The Critical Role of Documentation, Dry Runs, and Structure with Kyle Norton, CRO at Owner

10/10 GTM Episode 18
Transparent sales process - working together
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Welcome to Season 3 of 10/10 GTM: The Podcast for Revenue Leaders!

Our guest for Episode 18 is Kyle Norton, CRO at Owner. Kyle is recognized as a top sales prospecting voice on LinkedIn. He brings more than a decade of sales leadership experience to the conversation. 

In this episode, Ross and Kyle discuss the importance of documenting everything, conducting dry runs before key meetings, and why you need to have a structure in place to scale your sales org. 

Listen to the episode here, and get the key takeaways from our conversation below. 

Document absolutely everything

As more organizations move to remote and hybrid environments, documentation becomes more essential. This is because less learning happens through osmosis, so for reps to successfully replicate a process, step-by-step instructions are key. 

“We’ll document the philosophy of how we run a demo, the principles of psychology that apply, training on the components of the demo, discovery training, how we present pricing, and how we architect new steps,” says Kyle Norton, CRO at Owner. 

As you document, make sure you have a baseline of what good looks like. You want your reps to be able to read your scripts word-for-word if needed, and be able to get deals done. 

Kyle is able to scale his documentation process by using ChatGPT. “Rather than writing everything down myself, I’ll create a framework for AEs or BDRs to follow, then hop on a live training session with them and record the session. After the training, I export the transcript using Google’s natural language processing. Then I dump that full transcript into ChatGPT and have it provide me with a sales training guide with sections, chapters, and key takeaways. It gets us about 70% of the way there, meaning writing jobs that used to take me 10 hours now take me two.” 

Conduct dry runs before key meetings

No matter how polished your slide deck is, it’s still essential to conduct dry runs before key meetings. Oftentimes, the preparation you put into your meetings is just as important as the meeting itself.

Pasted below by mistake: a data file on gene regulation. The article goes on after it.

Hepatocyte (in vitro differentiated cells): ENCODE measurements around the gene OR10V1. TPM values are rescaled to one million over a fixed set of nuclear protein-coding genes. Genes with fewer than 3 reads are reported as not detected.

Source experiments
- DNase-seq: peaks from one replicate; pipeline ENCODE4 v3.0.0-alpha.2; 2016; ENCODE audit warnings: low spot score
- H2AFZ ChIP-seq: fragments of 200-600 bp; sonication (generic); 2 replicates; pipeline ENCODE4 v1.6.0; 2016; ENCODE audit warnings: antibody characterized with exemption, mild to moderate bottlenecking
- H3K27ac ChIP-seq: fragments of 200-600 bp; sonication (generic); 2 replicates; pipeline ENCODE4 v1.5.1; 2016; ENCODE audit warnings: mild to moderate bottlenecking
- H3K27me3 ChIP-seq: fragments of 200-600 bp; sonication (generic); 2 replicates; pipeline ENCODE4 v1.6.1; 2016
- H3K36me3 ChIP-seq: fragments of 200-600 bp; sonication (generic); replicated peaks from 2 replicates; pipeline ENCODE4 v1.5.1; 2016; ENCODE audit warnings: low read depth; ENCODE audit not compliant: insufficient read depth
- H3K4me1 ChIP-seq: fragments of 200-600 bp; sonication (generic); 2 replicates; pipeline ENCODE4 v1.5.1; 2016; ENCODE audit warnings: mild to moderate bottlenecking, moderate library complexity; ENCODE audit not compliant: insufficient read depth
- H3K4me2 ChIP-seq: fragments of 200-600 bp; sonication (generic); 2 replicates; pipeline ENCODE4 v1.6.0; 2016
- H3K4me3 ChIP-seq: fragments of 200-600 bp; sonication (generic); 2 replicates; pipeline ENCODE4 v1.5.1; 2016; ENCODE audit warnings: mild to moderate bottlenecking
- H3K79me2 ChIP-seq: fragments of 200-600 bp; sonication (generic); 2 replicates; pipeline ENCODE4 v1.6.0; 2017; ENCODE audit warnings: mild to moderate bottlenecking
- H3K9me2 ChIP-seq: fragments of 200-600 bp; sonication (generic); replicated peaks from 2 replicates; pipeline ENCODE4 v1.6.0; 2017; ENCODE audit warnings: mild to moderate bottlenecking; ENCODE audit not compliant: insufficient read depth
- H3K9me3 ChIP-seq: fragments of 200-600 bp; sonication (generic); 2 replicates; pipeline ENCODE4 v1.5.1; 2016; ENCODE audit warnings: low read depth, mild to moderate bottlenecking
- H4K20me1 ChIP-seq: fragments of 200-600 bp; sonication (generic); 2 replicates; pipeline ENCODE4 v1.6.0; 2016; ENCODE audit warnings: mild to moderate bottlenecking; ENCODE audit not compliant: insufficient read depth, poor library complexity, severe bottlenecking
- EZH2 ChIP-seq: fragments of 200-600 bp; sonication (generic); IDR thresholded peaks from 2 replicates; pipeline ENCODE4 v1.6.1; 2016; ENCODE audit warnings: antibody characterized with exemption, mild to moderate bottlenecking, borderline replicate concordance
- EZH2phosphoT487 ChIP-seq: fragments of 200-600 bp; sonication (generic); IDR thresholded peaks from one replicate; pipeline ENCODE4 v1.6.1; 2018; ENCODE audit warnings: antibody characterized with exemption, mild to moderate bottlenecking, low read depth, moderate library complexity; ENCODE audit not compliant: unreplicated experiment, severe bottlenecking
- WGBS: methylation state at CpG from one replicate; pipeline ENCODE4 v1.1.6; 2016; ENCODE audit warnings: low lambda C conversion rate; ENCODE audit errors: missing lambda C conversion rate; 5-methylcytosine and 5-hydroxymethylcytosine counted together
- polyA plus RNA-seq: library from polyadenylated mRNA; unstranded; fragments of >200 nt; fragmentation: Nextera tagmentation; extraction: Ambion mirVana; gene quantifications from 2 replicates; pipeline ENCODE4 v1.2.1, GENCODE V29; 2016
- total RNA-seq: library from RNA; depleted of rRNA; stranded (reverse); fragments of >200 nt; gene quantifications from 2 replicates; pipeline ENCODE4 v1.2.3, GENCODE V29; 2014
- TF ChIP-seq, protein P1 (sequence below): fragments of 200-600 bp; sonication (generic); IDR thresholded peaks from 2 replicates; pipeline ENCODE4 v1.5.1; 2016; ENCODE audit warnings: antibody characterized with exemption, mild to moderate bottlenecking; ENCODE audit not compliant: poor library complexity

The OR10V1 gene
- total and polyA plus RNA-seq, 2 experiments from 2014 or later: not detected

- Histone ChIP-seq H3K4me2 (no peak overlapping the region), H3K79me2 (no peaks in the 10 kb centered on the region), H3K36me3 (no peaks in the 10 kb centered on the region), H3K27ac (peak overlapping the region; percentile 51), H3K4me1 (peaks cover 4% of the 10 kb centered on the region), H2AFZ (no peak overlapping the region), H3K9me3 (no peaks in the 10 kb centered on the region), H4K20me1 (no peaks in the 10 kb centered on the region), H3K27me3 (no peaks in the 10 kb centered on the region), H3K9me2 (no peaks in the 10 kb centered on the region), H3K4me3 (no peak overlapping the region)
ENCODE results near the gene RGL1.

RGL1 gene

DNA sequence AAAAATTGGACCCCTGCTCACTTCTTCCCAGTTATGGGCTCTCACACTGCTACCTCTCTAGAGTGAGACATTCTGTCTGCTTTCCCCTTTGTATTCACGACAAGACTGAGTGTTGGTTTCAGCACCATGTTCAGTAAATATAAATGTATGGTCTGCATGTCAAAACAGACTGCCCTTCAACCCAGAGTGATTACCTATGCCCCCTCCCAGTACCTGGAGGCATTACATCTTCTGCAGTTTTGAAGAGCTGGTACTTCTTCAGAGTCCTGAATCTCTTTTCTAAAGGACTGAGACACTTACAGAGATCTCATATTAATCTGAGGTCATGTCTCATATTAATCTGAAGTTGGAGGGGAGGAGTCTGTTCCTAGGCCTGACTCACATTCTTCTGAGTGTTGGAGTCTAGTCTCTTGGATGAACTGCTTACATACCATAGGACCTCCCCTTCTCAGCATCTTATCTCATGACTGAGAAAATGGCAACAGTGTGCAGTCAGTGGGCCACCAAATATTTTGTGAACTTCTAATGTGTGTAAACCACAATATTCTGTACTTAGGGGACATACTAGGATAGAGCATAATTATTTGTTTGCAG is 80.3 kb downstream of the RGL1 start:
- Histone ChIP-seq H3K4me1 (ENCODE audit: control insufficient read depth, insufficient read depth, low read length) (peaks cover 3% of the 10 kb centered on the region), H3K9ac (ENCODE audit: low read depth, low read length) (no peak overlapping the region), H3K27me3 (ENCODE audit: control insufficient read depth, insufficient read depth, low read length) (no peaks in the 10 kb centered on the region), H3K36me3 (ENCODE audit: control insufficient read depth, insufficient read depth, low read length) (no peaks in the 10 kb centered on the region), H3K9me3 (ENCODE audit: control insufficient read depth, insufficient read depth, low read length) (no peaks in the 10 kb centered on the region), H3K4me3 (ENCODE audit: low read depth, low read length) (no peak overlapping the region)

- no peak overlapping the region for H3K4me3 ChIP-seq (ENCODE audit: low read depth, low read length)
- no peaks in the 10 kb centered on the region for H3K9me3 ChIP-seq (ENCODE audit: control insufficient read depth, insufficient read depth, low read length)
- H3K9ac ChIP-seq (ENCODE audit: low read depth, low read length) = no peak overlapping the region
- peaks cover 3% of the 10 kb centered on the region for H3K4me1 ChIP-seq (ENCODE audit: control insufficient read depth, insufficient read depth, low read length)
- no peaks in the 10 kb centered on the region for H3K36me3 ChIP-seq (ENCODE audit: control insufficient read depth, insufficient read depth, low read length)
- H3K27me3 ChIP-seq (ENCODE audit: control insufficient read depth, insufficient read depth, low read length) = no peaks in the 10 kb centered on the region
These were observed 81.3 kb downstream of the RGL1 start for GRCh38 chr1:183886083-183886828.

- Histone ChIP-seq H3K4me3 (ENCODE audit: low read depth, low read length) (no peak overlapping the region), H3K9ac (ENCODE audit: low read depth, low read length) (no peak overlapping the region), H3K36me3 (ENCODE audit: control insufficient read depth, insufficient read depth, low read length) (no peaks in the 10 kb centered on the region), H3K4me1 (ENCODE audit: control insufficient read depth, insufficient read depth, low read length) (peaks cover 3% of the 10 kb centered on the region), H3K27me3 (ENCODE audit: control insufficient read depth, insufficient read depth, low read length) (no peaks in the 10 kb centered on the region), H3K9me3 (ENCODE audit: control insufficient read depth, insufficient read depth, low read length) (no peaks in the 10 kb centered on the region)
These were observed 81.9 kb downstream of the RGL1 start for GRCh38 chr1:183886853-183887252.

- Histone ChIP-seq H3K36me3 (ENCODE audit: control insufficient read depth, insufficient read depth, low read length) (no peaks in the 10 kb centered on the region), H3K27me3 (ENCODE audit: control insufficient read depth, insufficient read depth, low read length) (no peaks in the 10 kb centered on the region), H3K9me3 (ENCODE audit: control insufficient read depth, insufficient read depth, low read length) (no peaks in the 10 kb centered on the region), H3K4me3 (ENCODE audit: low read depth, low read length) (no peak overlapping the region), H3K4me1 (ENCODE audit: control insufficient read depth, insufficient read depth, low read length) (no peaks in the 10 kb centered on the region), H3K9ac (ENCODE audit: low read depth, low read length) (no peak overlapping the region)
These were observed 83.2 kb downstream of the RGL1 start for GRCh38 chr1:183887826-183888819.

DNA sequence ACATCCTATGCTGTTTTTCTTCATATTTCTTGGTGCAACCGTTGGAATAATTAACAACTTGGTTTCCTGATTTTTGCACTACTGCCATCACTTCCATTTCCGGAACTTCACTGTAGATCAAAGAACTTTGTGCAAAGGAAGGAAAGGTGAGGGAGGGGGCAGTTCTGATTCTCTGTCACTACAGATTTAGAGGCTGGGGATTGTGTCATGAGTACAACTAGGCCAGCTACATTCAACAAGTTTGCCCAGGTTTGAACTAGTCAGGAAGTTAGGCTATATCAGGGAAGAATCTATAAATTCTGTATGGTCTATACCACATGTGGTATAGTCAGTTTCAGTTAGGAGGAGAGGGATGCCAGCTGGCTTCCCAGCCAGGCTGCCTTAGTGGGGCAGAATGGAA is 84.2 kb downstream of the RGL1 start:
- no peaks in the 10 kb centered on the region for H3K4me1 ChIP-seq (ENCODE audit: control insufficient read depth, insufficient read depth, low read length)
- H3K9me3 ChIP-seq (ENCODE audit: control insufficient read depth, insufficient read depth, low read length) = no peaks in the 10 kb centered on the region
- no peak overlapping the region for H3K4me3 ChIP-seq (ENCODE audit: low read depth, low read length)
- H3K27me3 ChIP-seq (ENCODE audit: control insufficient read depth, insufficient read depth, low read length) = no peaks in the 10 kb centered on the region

Your reps will run these meetings and invite team members from various other departments like CS to share feedback. But for this to work, you need to have a culture of openness and transparency. That way they can be honest about any weaknesses or gaps they’ve noticed. 

The goal is for your internal stakeholders to put themselves into the buyer’s shoes. This enables them to critically assess the presentation's appeal and effectiveness from the viewpoint that matters the most. 

Provide a structure

If you’re like most organizations, your goal is to scale. But this is hard to do without having a structure in place. 

Your structure is your baseline for what to test and iterate. It automates what’s repetitive and basic, this way your reps can free up headspace to really engage with prospects, actively listen, and partner with them to solve their problems. 

A good structure will provide your reps with: 

  • A daily plan of attack: This outlines specific, actionable steps that reps should take each day, ensuring consistency.
  • More control in their approach: By having a defined structure, reps can better manage their time and resources, enabling them to prioritize effectively and respond to dynamic market conditions with agility.
  • Clear performance metrics: Establishing concrete, measurable goals helps in tracking progress, identifying areas for improvement, and celebrating successes.
  • A framework for decision-making: A well-defined structure equips reps with guidelines and best practices for making informed decisions, especially in complex or ambiguous situations.
  • Flexibility to innovate: While the structure provides a foundation, it also allows room for creativity and personalization in sales tactics, ensuring that reps can adapt their strategies to meet the unique needs of each prospect.

For example, if one of your reps develops a unique way to handle objections and shares it with the team and the team finds it works well, this enhances individual performance and overall efficiency. 

Plus, a structure allows for more targeted training and development. When you know the baseline processes, it’s easier to identify areas where individual reps need support or additional training. 

Rapid fire: Kyle’s fast sales insights

In a rapid-fire Q&A session, Kyle shares his insights with us on a wide range of topics: 

What’s the main reason most teams miss their ARR goals? Bad target setting. 

What’s your favorite resource for revenue leaders? Principles by Ray Dalio. 

What’s the number one challenge for revenue leaders in 2024? Balancing growth and efficiency. 

SMB, Mid-market, or enterprise? I love it all. I like the problem solving aspect of SMB, but nothing hits like closing a monster enterprise deal that’s 25% of your annual number. 

What’s the most important org: Sales, CS, or Marketing? Product. Sales, CS, and Marketing don’t matter unless you’ve got a winning product that solves a need to have instead of a nice to have. 

How do you unplug? I don’t necessarily unplug. My perspective is you need to find ways to manage your mental and physical health. Get good sleep, stay physically active, eat well, etc. 

About Kyle Norton  

As the CRO at Owner, Kyle leads a team of GTM professionals who help independent restaurants grow their direct, online takeout, and delivery channels. He’s passionate about supporting the SaaS ecosystem and empowering entrepreneurs and innovators, and he brings more than 14 years of B2B SaaS experience to the table.